Editorial

Editorial: Workers Schemes And Cooperation With International Countries Benefiting Fiji

Last week it was reported that 60 more Fijians were needed to fill the gap in employment in Australia’s beef industry. This number is not only indicative of the positive ongoing bilateral relations Fiji has with the neighbouring island continent, but is also an indication of a healthy remittance to the country yet to come.
11 May 2022 10:00
Editorial: Workers Schemes And Cooperation With International Countries Benefiting Fiji
Island farmers can also apply for the Pacific Labour Scheme to work overseas.

Last week it was reported that 60 more Fijians were needed to fill the gap in employment in Australia’s beef industry.

This number is not only indicative of the positive ongoing bilateral relations Fiji has with the neighbouring island continent, but is also an indication of a healthy remittance to the country yet to come.

Harvey Beef, based in Perth, Western Australia, began its interviews with those who had registered with the National Employment Centre (NEC) for employment opportunities under the Pacific Australia Labour Mobility (PALM) scheme.

 

Already, hundreds of Fijians have, over past two years, benefitted under the scheme in other industries in Australia, thanks to the scheme.

They have, without doubt, sent money back home to their loved ones.

Individually, the benefits of receiving remittance from a loved one or friend overseas, means that you can pay your rent, pay for your food and other essentials.

 

It can also mean you can pay off your loan, start up your business or perhaps revive it and improve it.

This brings us to the economic benefits of remittance. Remittances make critical contributions to households and national incomes, according to an article by Lowy Institute.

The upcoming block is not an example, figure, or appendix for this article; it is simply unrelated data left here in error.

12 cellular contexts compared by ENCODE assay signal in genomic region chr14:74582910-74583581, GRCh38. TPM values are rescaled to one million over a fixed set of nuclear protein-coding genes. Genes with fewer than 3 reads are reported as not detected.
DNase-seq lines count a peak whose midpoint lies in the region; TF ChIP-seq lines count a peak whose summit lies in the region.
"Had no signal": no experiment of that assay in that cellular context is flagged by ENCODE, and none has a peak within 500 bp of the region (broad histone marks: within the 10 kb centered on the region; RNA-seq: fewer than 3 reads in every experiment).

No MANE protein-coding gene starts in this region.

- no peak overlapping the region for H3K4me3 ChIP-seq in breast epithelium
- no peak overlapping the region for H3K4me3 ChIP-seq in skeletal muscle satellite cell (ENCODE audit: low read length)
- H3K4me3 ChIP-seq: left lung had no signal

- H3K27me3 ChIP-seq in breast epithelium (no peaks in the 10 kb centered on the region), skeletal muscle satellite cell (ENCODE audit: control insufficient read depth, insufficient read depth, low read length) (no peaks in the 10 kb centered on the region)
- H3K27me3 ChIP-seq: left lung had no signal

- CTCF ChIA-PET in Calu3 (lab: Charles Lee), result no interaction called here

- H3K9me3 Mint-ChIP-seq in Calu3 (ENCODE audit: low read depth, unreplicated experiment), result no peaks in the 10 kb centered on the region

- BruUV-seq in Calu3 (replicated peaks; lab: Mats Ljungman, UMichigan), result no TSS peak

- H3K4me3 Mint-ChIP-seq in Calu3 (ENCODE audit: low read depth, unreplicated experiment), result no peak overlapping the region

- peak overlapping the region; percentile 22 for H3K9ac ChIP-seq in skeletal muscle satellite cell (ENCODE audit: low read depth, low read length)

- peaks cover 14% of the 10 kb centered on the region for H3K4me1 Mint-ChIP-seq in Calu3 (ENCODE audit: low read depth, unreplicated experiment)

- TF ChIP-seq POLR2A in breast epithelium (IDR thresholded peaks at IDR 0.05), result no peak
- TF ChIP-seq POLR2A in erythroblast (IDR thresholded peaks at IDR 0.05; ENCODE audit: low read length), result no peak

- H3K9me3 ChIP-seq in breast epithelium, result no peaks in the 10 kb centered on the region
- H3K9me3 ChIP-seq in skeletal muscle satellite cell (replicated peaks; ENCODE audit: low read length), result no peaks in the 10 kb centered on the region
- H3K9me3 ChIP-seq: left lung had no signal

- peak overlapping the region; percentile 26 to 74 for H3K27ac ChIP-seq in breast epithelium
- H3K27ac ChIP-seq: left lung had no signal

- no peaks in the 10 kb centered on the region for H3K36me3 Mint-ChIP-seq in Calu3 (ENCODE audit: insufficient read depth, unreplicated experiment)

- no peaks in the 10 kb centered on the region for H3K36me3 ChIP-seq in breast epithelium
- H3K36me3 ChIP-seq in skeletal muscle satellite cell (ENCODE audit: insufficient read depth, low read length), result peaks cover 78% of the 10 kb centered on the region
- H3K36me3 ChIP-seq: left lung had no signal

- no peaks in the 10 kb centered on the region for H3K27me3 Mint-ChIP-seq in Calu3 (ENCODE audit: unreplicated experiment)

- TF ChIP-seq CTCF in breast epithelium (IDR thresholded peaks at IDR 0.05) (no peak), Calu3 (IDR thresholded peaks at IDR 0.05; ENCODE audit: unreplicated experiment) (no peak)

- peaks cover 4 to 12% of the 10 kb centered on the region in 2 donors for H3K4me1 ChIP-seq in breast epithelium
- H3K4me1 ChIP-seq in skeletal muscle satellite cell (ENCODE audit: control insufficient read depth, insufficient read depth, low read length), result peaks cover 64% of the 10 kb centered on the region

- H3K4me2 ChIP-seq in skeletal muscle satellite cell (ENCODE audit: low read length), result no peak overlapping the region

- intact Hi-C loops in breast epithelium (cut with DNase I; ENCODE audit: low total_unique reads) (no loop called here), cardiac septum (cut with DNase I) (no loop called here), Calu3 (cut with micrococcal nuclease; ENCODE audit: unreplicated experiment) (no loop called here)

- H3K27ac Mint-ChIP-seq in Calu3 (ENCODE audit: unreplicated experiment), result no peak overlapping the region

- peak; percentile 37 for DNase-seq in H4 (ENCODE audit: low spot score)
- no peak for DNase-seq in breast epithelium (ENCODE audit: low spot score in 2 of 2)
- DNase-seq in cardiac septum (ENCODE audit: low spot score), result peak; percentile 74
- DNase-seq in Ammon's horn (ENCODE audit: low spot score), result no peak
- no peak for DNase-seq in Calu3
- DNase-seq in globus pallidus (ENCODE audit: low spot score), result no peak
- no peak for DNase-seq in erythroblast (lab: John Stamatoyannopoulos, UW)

The released its April Economic Review highlighting: “On a positive note, inward personal remittances increased (5.7 per cent) to $205.4 million in the year to March, of which $63.0 million was received via mobile network operators.”

 

“The increasing demand for Fiji’s labour under the seasonal worker schemes is expected to augur well for inward remittances going forward.”

An economy operates on the back of payments, be it through manual or electronic payment, says RBF, and remittance is just one aspect of how it can have an impact to economic growth.

According to an International Monetary Fund (IMF) Working Paper, there is empirical evidence that remittances contribute to economic growth, through their positive impact on consumption, savings, and investment.

 

Yet while remittance is seen as perhaps an immediate answer to an emergency, especially during the COVID-19 pandemic, there is also a downside.

Remittances can also have negative impact on growth in recipient countries by reducing incentives to work, and therefore reducing labour supply or labour force participation, says IMF.

But we can also rest assured that RBF’s review highlights labour demand had picked up in the first quarter of the year.

 

“Labour market conditions have been continuously improving, with new jobs advertised increasing (168.1% to 1,742 jobs) in the year to March, owing to improved recruitment intentions across all industries, but particularly higher for the tourism and service-related sectors,” RBF said.

“Notably, the number of job opportunities in the month of March 2022 (1021 jobs) was the highest since March 2020, bolstered by higher recruitment intentions in the Western Division.”

 

Feedback: ranobab@fijisun.com.fj



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